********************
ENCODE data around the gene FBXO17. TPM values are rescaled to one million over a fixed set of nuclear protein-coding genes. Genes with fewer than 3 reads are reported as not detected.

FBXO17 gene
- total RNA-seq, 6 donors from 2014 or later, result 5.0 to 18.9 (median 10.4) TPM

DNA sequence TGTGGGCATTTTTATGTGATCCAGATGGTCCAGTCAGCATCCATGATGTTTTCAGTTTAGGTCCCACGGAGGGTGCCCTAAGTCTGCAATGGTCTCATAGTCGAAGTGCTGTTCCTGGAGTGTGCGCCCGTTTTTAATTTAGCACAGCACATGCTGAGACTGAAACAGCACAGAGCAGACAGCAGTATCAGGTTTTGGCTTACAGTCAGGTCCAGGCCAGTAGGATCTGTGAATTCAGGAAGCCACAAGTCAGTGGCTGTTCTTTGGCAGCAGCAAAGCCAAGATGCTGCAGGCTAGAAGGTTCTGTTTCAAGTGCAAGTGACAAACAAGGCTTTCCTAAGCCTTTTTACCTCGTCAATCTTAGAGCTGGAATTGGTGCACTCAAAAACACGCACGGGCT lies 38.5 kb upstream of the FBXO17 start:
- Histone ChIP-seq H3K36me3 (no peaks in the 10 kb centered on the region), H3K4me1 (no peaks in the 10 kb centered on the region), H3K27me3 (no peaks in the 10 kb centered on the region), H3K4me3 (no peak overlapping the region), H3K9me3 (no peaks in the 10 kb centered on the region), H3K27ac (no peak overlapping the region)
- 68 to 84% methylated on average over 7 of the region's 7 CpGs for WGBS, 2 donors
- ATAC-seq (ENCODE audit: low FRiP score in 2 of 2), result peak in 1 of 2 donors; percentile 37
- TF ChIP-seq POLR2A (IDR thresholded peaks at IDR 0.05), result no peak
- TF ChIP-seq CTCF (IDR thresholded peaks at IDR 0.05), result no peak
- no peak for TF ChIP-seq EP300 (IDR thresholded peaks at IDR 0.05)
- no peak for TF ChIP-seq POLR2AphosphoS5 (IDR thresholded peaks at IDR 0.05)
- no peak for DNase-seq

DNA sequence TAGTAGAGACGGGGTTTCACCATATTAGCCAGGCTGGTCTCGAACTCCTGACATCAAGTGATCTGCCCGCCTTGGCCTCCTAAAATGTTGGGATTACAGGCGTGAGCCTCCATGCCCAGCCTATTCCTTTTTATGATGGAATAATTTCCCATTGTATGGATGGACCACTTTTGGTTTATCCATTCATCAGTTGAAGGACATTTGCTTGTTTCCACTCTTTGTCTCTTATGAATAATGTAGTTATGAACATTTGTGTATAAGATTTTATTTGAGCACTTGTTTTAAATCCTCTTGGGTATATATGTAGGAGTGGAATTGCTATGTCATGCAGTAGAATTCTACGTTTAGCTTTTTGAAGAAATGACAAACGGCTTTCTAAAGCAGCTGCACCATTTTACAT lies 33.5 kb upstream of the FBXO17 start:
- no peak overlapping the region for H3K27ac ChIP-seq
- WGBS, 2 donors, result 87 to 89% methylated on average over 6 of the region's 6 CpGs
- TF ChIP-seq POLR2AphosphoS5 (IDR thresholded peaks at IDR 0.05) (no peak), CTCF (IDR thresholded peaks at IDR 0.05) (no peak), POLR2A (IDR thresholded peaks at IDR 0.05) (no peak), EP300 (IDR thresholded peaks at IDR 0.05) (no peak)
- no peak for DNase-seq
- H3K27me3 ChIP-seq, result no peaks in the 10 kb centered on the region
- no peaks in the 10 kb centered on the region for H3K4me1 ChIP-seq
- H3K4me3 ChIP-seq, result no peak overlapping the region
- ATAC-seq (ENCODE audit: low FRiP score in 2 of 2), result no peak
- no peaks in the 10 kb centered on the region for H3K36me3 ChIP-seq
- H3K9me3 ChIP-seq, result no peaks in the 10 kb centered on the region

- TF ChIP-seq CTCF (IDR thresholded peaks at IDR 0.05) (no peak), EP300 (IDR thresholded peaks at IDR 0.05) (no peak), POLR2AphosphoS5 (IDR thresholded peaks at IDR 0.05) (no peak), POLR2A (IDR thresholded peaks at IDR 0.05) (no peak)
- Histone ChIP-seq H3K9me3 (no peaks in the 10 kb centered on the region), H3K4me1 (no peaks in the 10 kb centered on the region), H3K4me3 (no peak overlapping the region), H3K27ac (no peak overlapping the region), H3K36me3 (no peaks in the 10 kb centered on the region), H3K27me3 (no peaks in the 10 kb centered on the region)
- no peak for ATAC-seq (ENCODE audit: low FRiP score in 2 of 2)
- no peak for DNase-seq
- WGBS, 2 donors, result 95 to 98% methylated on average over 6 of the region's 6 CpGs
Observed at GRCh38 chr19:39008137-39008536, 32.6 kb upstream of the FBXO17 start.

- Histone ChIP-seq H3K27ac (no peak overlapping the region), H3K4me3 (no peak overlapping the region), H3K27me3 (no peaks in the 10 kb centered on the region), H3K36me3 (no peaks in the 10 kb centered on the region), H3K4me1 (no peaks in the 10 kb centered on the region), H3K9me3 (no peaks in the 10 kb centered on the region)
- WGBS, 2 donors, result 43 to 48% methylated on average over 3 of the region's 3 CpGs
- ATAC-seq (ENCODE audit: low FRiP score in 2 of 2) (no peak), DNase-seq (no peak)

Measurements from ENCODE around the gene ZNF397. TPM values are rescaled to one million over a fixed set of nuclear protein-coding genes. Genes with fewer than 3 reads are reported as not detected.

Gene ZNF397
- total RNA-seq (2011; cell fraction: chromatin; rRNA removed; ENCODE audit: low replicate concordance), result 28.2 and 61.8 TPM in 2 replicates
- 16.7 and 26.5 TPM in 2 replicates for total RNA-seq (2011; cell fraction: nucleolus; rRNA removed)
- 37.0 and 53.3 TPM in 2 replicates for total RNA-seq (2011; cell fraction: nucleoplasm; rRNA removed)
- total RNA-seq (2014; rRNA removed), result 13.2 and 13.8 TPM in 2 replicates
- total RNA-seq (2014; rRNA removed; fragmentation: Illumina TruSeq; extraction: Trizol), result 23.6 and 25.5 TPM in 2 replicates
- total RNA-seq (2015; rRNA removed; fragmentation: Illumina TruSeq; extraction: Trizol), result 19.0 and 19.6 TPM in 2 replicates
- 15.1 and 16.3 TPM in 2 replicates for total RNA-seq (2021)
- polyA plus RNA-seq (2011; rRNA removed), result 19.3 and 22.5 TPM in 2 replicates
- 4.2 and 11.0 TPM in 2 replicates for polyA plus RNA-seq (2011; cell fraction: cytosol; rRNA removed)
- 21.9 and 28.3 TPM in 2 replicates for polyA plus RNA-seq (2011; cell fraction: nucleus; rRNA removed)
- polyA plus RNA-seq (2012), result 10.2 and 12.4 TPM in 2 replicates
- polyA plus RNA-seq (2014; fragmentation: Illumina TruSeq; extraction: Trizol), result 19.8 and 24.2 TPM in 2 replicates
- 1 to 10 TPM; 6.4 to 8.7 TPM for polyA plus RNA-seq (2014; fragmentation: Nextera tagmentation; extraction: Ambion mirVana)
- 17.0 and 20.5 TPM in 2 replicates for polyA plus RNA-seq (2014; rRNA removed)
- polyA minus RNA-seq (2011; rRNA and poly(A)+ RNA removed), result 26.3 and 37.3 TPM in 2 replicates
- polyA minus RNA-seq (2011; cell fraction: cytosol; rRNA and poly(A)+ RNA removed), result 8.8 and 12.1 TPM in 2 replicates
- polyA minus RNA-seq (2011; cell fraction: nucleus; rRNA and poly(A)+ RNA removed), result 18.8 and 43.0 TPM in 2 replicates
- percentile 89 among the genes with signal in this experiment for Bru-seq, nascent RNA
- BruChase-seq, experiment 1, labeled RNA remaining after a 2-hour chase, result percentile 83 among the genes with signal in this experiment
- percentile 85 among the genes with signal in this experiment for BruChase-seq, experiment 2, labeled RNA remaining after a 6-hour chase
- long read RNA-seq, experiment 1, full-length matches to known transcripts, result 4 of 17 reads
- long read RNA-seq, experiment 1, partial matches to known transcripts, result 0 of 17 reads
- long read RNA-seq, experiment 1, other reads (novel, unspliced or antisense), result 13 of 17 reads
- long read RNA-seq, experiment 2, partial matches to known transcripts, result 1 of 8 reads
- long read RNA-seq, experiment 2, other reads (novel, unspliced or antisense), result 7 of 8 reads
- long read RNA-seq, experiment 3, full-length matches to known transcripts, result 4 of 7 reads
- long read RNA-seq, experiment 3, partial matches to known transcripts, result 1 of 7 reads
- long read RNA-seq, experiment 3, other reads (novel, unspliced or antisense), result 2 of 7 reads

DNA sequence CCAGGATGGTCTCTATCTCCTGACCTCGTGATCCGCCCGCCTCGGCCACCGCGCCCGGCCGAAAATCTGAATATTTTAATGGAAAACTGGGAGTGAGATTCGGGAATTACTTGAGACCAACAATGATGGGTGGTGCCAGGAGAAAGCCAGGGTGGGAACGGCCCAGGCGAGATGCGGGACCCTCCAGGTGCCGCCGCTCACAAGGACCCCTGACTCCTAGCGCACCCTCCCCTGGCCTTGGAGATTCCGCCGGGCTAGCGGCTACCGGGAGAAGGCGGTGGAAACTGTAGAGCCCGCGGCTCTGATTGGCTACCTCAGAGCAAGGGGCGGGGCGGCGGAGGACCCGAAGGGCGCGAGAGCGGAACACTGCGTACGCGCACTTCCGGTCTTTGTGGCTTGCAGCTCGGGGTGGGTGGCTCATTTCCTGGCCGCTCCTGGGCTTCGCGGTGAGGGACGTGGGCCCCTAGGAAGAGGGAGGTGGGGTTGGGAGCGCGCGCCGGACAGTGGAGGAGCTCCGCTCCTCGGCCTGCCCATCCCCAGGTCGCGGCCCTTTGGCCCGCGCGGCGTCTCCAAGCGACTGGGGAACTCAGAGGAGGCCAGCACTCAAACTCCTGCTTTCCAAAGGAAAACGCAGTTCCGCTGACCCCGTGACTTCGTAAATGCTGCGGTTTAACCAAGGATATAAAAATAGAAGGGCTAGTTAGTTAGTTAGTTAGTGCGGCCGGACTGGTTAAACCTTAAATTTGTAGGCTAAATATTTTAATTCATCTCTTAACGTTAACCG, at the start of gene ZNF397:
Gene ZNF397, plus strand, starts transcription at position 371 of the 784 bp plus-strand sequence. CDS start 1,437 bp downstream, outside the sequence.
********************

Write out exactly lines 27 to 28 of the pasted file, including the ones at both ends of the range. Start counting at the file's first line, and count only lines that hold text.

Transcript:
- no peak for DNase-seq
- WGBS, 2 donors, result 95 to 98% methylated on average over 6 of the region's 6 CpGs